Posted: May 23, 2008, 7 p.m. EDT
Ferret Nutrition Question #8
PR: When they’re very young, it’s not a bad idea to continue to offer them a bit of a moistened food and then wean them off to a dry ration. [Another time is] post-surgery or if they’ve had a lower-intestinal issue. There are certain times of their lifetime that you might offer a moistened diet.
SW: It generally should not be required to pre-moisten kibble for a healthy animal.
TW: No. If you have to moisten a kibble so the ferret can chew it or bite it, you’ve got the wrong food. No dry kibble should be so hard that you have to add water in order to make it soft enough to eat. If they’ve been sick and you’re trying to get them back on solid food, just about anything of that nature is a good idea, but you shouldn’t have to soften it just so they can eat it. An elderly, healthy ferret should not [need a moistened kibble] either unless it has broken or poor teeth that would cause difficulty in chewing.
AP: I do if I have a brand-new baby. I put some warm water in there and moisten [the kibble] up just a bit. [I moisten food for] babies, very young kits and any reason of complication, like older or sick ferrets, but on a day-to-day basis, no.
GS: Kibbles can be moistened to improve acceptability when introducing a new diet. However, moistened food should be replaced with new food frequently.
JF: Only to young ferrets. They will wean themselves off the moistened food.
KS: It is common for ferrets to have problems with tartar build up. Providing dry food will help minimize this. Offering moistened food can contribute to periodontal disease if used regularly. Moistened food should only be used for young animals or as an occasional treat.
LG: Each creature is unique. One ferret may have proclivities different from the next. Some ferrets may find dry kibble more palatable and/or digestible if moistened, but as with the shape of the kibble, this rule cannot be generally applied. There is really no health advantage to moistened kibble vs. dry kibble. Of course, fresh pure water should always be available.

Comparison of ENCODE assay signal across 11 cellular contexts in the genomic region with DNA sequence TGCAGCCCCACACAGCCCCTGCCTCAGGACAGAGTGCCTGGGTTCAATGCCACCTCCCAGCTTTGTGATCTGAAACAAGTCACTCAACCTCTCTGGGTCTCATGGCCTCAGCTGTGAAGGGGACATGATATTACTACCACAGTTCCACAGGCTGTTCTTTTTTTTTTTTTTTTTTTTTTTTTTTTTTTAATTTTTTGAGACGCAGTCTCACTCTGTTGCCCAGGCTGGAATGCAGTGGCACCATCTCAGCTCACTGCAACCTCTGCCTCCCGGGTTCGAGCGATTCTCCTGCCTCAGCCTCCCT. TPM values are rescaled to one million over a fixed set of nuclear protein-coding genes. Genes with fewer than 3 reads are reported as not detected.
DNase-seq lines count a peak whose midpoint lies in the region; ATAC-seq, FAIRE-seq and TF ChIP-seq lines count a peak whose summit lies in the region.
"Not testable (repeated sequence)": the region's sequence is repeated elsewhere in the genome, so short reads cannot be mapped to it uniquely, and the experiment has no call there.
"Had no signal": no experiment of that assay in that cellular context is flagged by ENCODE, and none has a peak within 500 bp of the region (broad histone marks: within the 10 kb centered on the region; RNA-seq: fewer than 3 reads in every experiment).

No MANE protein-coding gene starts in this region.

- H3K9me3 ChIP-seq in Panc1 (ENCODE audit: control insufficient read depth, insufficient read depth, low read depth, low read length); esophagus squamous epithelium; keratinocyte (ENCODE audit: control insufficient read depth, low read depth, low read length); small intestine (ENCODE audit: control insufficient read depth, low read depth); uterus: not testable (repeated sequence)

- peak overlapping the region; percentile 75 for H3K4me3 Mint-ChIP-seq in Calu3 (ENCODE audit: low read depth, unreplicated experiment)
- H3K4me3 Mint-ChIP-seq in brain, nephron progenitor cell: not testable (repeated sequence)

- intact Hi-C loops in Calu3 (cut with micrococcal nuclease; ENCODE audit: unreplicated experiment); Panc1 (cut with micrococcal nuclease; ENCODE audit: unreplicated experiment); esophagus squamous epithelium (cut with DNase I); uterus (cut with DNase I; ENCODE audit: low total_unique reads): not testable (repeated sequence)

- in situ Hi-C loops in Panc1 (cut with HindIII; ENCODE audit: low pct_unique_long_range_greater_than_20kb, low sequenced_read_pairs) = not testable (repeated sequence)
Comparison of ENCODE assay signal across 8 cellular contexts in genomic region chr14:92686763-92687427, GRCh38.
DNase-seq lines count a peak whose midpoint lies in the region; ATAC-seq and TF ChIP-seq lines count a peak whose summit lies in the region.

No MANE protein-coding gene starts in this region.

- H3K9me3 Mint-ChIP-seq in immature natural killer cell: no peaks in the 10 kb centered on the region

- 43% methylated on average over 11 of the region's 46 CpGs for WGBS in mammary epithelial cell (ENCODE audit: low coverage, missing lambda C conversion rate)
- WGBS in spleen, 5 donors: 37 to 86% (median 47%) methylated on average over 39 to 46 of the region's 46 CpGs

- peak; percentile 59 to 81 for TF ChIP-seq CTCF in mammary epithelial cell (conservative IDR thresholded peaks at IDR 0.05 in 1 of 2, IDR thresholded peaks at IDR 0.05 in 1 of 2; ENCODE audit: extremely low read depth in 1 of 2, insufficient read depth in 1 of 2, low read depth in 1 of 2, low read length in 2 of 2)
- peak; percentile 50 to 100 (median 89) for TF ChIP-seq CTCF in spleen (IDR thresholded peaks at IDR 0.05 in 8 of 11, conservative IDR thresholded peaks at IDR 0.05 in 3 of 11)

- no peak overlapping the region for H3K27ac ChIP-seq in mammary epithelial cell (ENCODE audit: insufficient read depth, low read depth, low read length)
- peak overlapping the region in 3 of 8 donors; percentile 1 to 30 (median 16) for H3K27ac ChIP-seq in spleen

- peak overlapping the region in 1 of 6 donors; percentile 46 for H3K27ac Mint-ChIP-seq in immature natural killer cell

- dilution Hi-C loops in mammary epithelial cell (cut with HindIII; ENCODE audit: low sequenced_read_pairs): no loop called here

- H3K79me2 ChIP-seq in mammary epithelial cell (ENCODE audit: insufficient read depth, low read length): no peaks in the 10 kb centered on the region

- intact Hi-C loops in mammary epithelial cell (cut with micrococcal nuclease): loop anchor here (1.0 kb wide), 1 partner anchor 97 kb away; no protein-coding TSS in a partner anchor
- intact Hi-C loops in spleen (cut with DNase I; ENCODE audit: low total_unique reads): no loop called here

MM: It’s probably not going to matter. If [owners] want to, yes. The way the ferret’s teeth are anyway, they don’t get any benefit from the scraping when they chew on the food because it cleaves like a diamond, so it splits apart. It doesn’t generally puncture and run up the side of the tooth and clean it. So it’s almost immaterial whether it’s crunchy or wet. The difference on the enamel on the teeth is almost zero. The only thing that keeps teeth clean is ripping through fur and things like that.
<< Back To Article
Meet The Panelists
Each ferret-food manufacturer representative is identified by his or her initials.
PR: Peter Reid, president of Marshall Pet Products Inc.
SW: Stefan Wawrzynski, operations director for Brisky Pet Products.
TW: Tom Willard, Ph.D., president of Totally Ferret/Performance Foods Inc.
AP: April Pietroiacovo, ferret specialist at Totally Ferret.
GS: Gail Shepherd, senior marketing manager at ZuPreem, a division of Premium Nutritional Products Inc.
JF: Jack Fallenstein, owner of Triple F Farms Inc.
KJ: Ken Johnson, national accounts manager at D & D Commodities Ltd.
KS: Kathy Schneider, technical services manager for Central Avian & Small Animal, a division of Kaytee Products Inc.
LG: Lucas Gillis, supervisor, office manager at Wysong Corp.
MM: Michael Massey, president of Pretty Bird International Inc.